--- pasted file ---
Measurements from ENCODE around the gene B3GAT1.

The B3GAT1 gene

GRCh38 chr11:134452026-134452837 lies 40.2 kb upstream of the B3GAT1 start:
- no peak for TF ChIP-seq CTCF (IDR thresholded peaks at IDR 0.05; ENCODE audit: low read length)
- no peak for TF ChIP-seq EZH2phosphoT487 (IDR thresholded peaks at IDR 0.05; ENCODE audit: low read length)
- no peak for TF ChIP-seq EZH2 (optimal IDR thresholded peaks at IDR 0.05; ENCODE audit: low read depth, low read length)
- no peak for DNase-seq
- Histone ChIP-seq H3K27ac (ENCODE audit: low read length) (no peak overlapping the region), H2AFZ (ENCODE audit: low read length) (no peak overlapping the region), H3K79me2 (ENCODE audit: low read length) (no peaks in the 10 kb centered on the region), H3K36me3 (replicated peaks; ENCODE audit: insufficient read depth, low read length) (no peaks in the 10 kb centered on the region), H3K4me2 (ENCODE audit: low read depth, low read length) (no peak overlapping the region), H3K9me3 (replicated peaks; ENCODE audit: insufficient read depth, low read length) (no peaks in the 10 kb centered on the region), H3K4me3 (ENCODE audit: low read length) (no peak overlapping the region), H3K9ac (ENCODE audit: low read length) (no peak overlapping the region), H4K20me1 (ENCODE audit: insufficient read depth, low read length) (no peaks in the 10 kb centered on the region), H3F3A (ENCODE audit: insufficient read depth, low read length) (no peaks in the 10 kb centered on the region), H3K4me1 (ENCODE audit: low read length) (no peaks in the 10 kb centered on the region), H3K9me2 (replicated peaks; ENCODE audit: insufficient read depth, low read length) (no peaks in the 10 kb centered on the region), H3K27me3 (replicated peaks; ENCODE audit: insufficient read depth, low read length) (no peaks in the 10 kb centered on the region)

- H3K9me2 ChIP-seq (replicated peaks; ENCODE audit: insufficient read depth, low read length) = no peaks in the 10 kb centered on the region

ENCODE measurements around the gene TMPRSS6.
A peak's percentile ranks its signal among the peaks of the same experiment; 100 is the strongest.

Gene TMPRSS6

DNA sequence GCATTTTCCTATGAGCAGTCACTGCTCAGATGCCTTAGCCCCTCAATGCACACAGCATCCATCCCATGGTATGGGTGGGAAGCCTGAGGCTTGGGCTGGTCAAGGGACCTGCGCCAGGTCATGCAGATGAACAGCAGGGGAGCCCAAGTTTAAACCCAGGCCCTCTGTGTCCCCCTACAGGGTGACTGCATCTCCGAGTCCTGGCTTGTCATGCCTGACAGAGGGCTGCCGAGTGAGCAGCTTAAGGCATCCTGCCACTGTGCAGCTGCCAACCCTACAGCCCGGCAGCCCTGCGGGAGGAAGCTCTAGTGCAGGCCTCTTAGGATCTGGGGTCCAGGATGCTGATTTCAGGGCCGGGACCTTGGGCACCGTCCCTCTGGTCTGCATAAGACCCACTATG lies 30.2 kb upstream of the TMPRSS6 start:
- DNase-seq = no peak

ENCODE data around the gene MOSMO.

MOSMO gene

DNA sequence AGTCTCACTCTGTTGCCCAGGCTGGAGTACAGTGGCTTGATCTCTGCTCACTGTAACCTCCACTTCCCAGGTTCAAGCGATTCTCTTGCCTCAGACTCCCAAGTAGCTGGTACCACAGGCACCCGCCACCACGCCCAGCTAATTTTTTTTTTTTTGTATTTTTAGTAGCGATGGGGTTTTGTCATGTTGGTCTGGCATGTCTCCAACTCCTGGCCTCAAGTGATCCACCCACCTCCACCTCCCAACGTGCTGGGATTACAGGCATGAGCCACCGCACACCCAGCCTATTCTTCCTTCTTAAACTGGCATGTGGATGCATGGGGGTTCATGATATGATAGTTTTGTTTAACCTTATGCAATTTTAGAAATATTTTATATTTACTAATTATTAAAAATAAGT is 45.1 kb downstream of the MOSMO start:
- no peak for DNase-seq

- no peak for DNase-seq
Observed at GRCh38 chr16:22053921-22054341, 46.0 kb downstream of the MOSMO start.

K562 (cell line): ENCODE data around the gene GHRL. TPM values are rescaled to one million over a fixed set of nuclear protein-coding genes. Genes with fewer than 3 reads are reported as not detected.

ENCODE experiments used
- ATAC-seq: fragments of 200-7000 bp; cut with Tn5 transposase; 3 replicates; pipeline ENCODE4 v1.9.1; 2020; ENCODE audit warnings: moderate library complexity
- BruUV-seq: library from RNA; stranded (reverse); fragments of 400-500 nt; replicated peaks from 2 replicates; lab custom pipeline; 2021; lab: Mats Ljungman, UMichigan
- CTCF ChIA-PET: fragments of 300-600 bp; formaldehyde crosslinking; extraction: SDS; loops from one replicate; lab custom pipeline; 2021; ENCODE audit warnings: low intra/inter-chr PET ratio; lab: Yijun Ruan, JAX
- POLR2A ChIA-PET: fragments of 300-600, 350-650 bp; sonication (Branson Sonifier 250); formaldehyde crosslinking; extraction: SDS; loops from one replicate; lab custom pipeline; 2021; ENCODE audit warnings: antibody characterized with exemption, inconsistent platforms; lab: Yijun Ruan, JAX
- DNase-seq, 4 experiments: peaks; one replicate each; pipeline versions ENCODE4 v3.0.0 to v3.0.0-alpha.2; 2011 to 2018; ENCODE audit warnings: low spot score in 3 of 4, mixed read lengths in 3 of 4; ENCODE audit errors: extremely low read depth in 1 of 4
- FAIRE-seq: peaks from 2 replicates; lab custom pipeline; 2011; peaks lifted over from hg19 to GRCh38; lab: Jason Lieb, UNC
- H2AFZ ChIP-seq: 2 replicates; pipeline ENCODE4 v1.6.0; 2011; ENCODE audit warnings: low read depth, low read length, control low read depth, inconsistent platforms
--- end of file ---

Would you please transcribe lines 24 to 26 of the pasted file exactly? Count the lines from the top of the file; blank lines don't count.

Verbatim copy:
- BruUV-seq: library from RNA; stranded (reverse); fragments of 400-500 nt; replicated peaks from 2 replicates; lab custom pipeline; 2021; lab: Mats Ljungman, UMichigan
- CTCF ChIA-PET: fragments of 300-600 bp; formaldehyde crosslinking; extraction: SDS; loops from one replicate; lab custom pipeline; 2021; ENCODE audit warnings: low intra/inter-chr PET ratio; lab: Yijun Ruan, JAX
- POLR2A ChIA-PET: fragments of 300-600, 350-650 bp; sonication (Branson Sonifier 250); formaldehyde crosslinking; extraction: SDS; loops from one replicate; lab custom pipeline; 2021; ENCODE audit warnings: antibody characterized with exemption, inconsistent platforms; lab: Yijun Ruan, JAX